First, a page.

In Malden, there is a large population of English language learners as well as low income students. According to Zalk’s research, “almost 20% of students in Malden are English language learners” and “40% are socioeconomically challenged”, opposed to the state’s 9% and 20%.

    There are many solutions to the proposition of reopening libraries in the elementary and middle schools. For example, one professional librarian along with interns from local colleges could rotate between all five schools, making it work. The school committee will have a few weeks to take Zalk’s proposal into consideration before further discussion at the next meeting.

    Bonnie Page, the president of the Malden Education Association, was also present to address whether or not the resolution against lifting the cap on Charter Schools in Massachusetts will be signed by Mayor Christensen and Superintendent David DeRuosi.

    According to Page, Malden alone is losing 8.4 million dollars to Commonwealth charter schools every year. Unlike the Malden Public Schools system, charter schools fail to assist special needs students, low income students, and English language learners. They even have high suspension rates to drive out students these students that they have no desire to serve.

    Page noted that “[they] have to work together to defeat this legislation, and stop it from being on the ballot in November.” The bill’s fate will be discussed during next month’s meeting.

    Erin O’Brien-Mazza, the band director at Malden High School, proposed two ideas: a “day at the high school” experience for middle school students, and “performing abroad” for high school students.

    A “day at the high school” would consists of middle school students coming to MHS for a day to work with high school students in the band, and eventually perform a concert piece in the high school’s spring concert. “Performing abroad”, an international school trip starting next year, would allow students to be “exposed to different cultures and different countries” where the style of music is very different.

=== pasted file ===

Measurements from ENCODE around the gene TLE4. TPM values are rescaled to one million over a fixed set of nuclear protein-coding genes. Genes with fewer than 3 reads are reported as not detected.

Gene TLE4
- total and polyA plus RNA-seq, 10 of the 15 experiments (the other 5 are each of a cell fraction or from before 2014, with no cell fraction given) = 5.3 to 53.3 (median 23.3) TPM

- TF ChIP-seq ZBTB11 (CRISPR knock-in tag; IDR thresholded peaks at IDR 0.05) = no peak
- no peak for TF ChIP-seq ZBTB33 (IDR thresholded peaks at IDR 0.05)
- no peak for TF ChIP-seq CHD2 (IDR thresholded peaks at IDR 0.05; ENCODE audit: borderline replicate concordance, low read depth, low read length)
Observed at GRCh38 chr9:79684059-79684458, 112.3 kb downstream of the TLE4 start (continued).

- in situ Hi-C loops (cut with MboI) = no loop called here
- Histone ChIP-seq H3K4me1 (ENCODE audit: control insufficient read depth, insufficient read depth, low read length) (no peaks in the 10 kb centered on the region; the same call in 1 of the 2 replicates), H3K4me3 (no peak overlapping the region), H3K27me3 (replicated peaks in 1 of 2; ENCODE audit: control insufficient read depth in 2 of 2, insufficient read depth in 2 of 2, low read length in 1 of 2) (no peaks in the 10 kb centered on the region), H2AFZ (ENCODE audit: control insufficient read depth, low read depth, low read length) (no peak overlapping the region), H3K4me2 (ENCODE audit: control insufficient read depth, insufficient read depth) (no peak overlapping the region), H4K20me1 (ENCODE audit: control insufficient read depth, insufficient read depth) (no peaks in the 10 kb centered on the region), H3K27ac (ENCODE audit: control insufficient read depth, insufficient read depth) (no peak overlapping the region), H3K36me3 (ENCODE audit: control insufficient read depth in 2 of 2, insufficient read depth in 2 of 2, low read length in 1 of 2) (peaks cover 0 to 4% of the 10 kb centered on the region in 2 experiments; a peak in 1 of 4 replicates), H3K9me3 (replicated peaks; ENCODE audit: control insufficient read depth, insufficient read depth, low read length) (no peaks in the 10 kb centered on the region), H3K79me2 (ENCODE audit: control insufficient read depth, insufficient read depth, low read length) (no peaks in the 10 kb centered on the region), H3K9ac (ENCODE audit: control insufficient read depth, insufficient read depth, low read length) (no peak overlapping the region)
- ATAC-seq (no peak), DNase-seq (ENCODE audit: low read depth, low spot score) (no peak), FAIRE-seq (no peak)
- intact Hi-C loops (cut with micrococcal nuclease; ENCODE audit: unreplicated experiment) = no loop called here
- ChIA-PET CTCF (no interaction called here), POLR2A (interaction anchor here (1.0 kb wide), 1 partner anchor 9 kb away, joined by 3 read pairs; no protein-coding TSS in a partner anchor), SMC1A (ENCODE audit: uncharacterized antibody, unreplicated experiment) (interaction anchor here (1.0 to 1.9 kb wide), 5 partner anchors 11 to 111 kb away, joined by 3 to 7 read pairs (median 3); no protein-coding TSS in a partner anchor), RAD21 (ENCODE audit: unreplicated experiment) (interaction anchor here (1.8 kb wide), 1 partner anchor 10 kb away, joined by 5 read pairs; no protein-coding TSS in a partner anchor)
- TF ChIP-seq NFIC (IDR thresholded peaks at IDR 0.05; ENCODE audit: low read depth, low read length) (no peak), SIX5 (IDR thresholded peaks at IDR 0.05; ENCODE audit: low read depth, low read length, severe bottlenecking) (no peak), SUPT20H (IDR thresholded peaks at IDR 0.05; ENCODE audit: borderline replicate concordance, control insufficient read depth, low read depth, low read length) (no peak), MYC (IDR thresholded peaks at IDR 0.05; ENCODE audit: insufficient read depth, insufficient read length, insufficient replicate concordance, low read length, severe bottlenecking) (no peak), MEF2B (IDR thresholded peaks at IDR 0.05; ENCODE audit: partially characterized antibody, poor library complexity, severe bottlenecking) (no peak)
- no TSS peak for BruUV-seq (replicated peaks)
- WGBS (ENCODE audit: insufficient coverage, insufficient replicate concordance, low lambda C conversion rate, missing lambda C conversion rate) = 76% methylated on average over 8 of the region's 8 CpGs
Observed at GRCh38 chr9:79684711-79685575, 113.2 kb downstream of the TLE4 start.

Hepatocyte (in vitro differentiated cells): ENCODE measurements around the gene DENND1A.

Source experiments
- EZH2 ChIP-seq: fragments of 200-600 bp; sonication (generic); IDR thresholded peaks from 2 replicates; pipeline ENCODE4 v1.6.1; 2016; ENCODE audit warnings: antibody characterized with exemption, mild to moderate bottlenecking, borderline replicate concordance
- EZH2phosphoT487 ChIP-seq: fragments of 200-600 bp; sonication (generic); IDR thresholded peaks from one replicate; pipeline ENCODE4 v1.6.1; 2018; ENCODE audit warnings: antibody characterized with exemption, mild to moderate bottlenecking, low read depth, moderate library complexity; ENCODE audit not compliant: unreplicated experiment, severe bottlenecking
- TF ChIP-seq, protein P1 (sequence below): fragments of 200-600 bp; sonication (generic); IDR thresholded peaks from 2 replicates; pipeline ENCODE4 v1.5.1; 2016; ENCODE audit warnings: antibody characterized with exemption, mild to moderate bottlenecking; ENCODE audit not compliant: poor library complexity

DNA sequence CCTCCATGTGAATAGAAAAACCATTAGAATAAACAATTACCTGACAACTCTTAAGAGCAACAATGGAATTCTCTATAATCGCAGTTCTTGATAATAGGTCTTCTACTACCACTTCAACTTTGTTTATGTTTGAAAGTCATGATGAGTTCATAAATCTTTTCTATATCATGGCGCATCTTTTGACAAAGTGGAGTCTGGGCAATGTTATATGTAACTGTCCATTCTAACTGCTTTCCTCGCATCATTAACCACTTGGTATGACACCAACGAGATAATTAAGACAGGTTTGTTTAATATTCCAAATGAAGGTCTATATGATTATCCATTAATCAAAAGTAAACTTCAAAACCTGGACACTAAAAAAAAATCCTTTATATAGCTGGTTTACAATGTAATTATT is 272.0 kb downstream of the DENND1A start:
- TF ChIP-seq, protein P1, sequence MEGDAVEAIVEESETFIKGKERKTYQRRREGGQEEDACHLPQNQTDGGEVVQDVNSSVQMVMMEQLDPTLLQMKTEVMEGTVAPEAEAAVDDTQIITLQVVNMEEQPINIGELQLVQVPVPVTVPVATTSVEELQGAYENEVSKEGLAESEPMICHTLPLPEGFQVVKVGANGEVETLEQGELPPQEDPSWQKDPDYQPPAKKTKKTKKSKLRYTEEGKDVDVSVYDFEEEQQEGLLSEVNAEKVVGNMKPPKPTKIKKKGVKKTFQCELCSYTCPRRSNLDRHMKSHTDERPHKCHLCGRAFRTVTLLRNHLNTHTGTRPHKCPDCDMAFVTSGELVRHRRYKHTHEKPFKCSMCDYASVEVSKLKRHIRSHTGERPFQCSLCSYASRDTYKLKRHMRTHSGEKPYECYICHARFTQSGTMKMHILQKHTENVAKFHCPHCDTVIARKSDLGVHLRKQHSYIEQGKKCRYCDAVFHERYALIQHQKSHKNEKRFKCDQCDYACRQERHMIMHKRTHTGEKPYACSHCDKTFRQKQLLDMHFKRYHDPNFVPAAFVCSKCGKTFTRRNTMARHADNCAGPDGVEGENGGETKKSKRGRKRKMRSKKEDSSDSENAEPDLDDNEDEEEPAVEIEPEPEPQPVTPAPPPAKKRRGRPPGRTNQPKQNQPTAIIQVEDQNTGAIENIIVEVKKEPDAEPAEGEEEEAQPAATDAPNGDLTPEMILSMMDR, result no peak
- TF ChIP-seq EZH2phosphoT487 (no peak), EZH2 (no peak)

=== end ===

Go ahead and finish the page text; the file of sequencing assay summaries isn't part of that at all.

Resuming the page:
Mazza added that there are “various musical cultures” and a “huge range of instruments” her students have never been exposed to before, or yet never heard of. Not only would students get this exposure from traveling, but they would have the opportunity to work with orphanages, and children who are burn victims in Costa Rica.

    This trip will “[inspire] students to take ownership of their own education.” Christensen commented that this is an “impressive” task for Mazza to take on during her second year as director. The committee was unable to vote Monday night, but will be deciding in a few weeks if the trip will be happening next year.

    Dana Brown was also present at the meeting to seek approval of the 2016 to 2017 Program of Studies for MHS. There are no new programs, but some “little tweaks” to improve classes for students. When asked if MHS is up to par with neighboring towns, Brown replied: “No, we’re ahead of them. I don’t say that lightly because I think it’s important as you begin the budget process that we are ahead of our sister cities and towns”

    The Program of Studies was approved for MHS, and next week students will begin to discuss their upcoming classes with their teachers and guidance counselors.

    Finally, Iovino touched on Chapter 71, which would ask state to begin to properly fund the city. Over the last few years, the amount of funding Malden received was not enough, and because of that, the burden has fallen on the taxpayers. If approved it will be effective immediately. The school committee will be in the works and voting soon.